Back around 1980, The Vapors scored their only big hit, “Turning Japanese,” which two strange places in my memory. First, around the time it came out, it was parodied on SCTV’s “Gerry Todd Show,” being performed by the unctuous, corduroy-clad lounge lizard Tom Monroe (as played by Rick Moranis), a vision I could never quite erase from my mind’s eye. Three summers later, I went to Washington D.C. with my social studies teacher, Helen Mineta, and another student, Teri Uyeda. We stayed at Helen’s brother’s house – then-congressman Norm Mineta, where his then-wife May and son Stewart also lived. Note that the only non-Japanese American in the group was me. Stewart was a couple of years younger than I was, and took great glee in taunting me by singing the aforementioned song. I was a good houseguest and neglected to inform him the song was actually about, ahem, self-gratification.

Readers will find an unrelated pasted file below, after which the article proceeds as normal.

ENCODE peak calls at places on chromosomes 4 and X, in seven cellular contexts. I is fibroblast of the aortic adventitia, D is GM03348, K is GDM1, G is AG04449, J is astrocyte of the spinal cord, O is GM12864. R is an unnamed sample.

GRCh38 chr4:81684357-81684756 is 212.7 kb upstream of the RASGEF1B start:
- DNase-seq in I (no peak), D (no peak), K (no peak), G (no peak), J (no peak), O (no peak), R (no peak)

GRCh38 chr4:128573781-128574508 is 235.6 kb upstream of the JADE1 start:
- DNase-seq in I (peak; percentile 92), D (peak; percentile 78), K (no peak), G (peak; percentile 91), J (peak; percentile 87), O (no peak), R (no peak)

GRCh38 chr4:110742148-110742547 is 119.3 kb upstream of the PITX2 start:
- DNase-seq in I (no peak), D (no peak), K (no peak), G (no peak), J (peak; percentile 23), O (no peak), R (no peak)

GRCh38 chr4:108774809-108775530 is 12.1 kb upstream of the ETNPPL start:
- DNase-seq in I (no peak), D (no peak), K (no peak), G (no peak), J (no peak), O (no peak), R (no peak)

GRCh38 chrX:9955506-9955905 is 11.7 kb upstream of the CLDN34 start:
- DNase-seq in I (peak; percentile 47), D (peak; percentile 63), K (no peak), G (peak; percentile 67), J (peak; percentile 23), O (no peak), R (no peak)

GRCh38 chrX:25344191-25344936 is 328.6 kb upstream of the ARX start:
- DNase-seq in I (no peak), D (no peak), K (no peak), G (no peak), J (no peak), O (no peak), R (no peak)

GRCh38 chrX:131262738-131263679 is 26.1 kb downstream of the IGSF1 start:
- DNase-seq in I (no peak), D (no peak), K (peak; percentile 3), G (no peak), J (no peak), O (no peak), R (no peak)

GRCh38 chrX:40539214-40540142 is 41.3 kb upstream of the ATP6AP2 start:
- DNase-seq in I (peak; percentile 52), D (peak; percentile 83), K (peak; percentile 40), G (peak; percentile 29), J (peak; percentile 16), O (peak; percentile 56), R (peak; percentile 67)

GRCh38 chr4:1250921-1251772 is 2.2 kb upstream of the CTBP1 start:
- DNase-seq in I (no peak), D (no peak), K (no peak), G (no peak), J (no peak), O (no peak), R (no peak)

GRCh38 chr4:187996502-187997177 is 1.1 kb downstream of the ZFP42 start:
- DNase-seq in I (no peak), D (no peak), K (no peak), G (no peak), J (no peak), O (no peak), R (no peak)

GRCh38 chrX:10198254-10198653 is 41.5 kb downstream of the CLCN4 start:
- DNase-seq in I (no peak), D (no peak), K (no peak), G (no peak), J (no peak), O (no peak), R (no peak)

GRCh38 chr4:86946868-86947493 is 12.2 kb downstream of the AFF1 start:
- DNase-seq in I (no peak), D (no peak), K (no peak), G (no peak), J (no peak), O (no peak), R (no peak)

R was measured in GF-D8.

The ubiquity of that single disguised just how good the Vapors were. New Clear Days was a darned good album, with some spiky songwriting from Dave Fenton and crisp production from Vic Coppersmith-Heaven that recalled the Jam. Gosh, I wonder why that might have been – because Vic produced the Jam, or because the band’s managers were Bruce Foxton and Paul Weller’s dad.
I contend that the magic ingredient that kicked the Vapors into gear – much like Foxton in the Jam – was bassist Steve Smith. “Sixty Second Interval” shows this off, but Smith’s bass lurks around all over the album, providing the right kick when Fenton and Ed Bazalgette’s guitars give him room – which they do often, thanks to the jagged arrangements. Content-wise, much of the album dealt with the spectre of nuclear war, with such subtlely-titled tunes as “Cold War” and “Bunkers” sprinkled in. The song that should have been the big hit was not the novelty tune but “Waiting for the Weekend,” a great little pop tune. Please don’t confuse it with the Loverboy song of a similar title – this one’s about 100 IQ points better.
Why is life unfair: The Vapors made one more album and broke up. Fenton was a lawyer before the band, and he’s now a slightly more famous lawyer.